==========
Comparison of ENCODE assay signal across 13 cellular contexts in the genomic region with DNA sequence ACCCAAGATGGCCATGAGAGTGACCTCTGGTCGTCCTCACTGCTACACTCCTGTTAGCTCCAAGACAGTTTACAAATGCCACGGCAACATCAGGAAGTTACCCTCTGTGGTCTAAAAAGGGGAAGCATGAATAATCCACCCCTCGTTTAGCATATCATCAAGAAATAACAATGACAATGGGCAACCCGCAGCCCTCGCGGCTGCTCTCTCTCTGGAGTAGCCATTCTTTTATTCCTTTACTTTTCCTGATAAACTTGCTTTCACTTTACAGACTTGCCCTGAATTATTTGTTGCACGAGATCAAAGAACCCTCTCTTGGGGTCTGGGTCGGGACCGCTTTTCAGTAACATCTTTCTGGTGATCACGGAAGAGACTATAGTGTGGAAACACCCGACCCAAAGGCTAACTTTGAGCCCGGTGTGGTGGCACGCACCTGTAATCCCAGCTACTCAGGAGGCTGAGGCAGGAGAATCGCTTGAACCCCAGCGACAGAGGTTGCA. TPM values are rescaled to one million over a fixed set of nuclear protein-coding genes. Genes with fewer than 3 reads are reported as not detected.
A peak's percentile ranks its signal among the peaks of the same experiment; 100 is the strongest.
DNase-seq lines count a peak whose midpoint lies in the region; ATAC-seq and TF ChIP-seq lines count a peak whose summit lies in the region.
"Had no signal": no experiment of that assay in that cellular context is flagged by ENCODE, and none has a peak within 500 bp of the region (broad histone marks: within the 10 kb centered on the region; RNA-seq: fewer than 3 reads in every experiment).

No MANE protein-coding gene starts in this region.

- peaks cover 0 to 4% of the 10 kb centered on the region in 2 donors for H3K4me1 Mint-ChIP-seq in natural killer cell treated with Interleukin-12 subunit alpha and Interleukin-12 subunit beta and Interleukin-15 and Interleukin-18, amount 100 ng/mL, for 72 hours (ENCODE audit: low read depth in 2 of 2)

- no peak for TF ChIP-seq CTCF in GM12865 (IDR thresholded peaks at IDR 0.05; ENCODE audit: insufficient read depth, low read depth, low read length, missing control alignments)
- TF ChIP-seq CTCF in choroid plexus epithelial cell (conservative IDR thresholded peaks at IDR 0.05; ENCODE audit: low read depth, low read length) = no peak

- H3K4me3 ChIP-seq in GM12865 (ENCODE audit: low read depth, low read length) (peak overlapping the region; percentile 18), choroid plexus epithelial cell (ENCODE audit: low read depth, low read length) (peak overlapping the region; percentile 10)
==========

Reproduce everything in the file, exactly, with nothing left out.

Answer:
Comparison of ENCODE assay signal across 13 cellular contexts in the genomic region with DNA sequence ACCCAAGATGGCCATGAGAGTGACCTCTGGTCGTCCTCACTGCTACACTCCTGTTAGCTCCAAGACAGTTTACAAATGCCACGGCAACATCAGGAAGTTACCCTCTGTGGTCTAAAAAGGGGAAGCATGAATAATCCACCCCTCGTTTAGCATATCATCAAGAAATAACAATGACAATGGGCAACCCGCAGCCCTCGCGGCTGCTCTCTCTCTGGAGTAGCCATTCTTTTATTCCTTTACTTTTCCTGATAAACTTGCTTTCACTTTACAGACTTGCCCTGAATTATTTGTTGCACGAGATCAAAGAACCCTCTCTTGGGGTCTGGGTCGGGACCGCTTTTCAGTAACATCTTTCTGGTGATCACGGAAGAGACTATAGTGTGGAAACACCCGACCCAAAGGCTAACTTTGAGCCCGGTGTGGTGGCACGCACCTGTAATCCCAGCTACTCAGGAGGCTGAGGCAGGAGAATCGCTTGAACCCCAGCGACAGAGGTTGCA. TPM values are rescaled to one million over a fixed set of nuclear protein-coding genes. Genes with fewer than 3 reads are reported as not detected.
A peak's percentile ranks its signal among the peaks of the same experiment; 100 is the strongest.
DNase-seq lines count a peak whose midpoint lies in the region; ATAC-seq and TF ChIP-seq lines count a peak whose summit lies in the region.
"Had no signal": no experiment of that assay in that cellular context is flagged by ENCODE, and none has a peak within 500 bp of the region (broad histone marks: within the 10 kb centered on the region; RNA-seq: fewer than 3 reads in every experiment).

No MANE protein-coding gene starts in this region.

- peaks cover 0 to 4% of the 10 kb centered on the region in 2 donors for H3K4me1 Mint-ChIP-seq in natural killer cell treated with Interleukin-12 subunit alpha and Interleukin-12 subunit beta and Interleukin-15 and Interleukin-18, amount 100 ng/mL, for 72 hours (ENCODE audit: low read depth in 2 of 2)

- no peak for TF ChIP-seq CTCF in GM12865 (IDR thresholded peaks at IDR 0.05; ENCODE audit: insufficient read depth, low read depth, low read length, missing control alignments)
- TF ChIP-seq CTCF in choroid plexus epithelial cell (conservative IDR thresholded peaks at IDR 0.05; ENCODE audit: low read depth, low read length) = no peak

- H3K4me3 ChIP-seq in GM12865 (ENCODE audit: low read depth, low read length) (peak overlapping the region; percentile 18), choroid plexus epithelial cell (ENCODE audit: low read depth, low read length) (peak overlapping the region; percentile 10)